File this one under “why victims need the International Criminal Court.”
Much has been written of the “African response” to the ICC’s arrest warrant for Sudanese President Bashir, but some reporters and commentators have mistakenly conflated the African Union’s response with the broader and more diverse cross-section of opinion on the continent, and frequently discount African voices who support the Court’s actions.
Digging a bit deeper, it becomes clear that the AU’s reaction to the ICC’s move against Bashir seems less a response to the specific situation in Darfur and more an indication of the AU’s general feelings on accountability for war crimes and crimes against humanity. As discussed in this report from Chatham House and a quick IRIN article, the newly created African Court of Justice and Human Rights, the legal arm of the AU, is not exactly catered to the demands of victims:
…the court will rule only on cases brought against states, unlike the International Criminal Court, which issues individual arrest warrants. Unless a state waives the requirement, alleged victims and NGOs cannot lodge cases against it in the new court without going through the AU, which makes human rights compliance dependent on the regional body…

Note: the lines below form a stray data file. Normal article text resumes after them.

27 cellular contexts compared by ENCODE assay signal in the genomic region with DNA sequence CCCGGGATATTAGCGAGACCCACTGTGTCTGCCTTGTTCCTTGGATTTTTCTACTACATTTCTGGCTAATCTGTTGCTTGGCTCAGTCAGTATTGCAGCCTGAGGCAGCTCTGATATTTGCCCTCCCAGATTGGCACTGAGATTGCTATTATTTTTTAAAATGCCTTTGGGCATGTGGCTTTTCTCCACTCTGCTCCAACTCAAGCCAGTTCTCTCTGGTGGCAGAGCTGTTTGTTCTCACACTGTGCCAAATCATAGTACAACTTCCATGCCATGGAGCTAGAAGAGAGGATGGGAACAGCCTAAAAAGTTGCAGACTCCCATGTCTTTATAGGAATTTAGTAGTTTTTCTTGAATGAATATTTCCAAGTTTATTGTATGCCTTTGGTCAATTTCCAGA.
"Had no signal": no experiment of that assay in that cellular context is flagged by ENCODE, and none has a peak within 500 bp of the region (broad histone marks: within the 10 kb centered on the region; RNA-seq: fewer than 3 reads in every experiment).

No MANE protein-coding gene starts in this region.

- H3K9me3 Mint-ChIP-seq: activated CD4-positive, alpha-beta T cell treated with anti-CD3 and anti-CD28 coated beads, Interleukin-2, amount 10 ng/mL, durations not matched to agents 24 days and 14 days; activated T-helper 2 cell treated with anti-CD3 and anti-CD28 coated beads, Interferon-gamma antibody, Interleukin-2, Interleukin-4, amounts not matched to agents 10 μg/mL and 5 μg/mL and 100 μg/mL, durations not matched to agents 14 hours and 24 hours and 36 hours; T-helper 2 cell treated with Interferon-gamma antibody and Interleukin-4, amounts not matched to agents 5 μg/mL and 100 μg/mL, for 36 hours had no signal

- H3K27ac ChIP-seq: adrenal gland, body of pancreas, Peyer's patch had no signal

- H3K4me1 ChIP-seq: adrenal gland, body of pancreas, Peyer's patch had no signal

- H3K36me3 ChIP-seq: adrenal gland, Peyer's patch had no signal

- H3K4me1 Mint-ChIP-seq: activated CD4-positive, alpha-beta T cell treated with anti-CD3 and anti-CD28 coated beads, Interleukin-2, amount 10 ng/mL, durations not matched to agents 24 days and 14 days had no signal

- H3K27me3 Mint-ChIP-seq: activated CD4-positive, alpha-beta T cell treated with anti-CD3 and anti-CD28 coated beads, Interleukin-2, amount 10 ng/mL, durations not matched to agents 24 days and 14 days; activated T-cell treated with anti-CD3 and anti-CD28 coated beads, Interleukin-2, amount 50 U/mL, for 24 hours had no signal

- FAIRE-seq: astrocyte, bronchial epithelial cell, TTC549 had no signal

The AU includes a fair number of leaders with a lot of blood on their hands, so it’s no surprise that they would seek to shield themselves from individual prosecution. But for the victims of war crimes and crimes against humanity, the institutionalization within the AU of impunity for the likes of Bashir, Mugabe, Deby, Meles, Issayas, Kagame, and Gaddafi is deeply troubling.
Understanding the AU’s position through this lens, I would posit that the “African response” to the ICC is less monolithic and negative than some would like us to believe. In reality, the AU’s rejection of the charges against Bashir are no more an “African response” than that of the Darfur Consortium, a group of African civil society organizations that supports the ICC’s actions in Sudan. And for the victims of crimes against humanity directed by the state, as is the case in Darfur, the ICC might be their only recourse for real justice.